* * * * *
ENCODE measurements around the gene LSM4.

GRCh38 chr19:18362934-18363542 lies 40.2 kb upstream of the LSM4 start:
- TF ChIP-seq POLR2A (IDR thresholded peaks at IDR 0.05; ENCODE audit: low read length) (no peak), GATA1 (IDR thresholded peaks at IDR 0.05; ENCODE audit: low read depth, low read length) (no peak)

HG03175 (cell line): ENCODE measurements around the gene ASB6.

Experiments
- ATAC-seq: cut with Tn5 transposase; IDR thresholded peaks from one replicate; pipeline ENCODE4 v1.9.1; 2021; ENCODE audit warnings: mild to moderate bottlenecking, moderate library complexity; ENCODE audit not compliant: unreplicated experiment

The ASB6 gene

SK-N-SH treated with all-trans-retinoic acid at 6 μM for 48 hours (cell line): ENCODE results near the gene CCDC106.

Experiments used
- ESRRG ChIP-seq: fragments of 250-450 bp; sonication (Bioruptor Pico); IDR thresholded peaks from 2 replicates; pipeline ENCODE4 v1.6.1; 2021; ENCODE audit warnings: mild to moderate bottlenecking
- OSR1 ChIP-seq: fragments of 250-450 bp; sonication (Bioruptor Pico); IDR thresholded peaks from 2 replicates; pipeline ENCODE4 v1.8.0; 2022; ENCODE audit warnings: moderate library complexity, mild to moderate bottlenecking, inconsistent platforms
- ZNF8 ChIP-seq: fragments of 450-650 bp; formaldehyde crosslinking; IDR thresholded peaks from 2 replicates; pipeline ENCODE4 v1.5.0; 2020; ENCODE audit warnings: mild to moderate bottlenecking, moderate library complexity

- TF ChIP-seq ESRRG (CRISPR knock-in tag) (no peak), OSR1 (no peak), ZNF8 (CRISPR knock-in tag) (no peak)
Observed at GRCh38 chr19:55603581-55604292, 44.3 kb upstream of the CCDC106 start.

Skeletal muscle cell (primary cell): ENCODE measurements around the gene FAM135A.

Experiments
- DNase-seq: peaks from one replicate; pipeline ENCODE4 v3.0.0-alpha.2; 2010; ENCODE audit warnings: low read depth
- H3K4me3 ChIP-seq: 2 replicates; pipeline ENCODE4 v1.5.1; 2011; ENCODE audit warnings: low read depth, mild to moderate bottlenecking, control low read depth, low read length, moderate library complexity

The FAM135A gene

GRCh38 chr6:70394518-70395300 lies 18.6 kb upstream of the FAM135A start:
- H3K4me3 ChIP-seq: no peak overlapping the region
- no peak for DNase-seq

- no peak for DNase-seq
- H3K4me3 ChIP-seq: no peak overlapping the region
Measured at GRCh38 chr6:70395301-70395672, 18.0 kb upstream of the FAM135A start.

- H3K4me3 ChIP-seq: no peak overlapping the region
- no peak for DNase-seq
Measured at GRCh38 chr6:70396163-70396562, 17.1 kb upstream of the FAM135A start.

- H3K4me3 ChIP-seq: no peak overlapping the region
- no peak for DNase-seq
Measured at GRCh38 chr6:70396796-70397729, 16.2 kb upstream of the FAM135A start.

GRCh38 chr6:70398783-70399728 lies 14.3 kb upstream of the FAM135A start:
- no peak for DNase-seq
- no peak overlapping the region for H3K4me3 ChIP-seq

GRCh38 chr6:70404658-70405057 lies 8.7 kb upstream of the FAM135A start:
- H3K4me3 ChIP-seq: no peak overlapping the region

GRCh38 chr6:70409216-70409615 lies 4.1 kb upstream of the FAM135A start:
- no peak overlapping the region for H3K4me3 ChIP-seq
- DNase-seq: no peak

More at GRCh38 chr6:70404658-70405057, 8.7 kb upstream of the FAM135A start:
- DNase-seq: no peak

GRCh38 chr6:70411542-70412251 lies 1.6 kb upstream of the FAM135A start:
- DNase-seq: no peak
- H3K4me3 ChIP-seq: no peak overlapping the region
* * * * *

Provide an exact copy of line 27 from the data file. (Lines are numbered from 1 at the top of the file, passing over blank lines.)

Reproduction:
- no peak for DNase-seq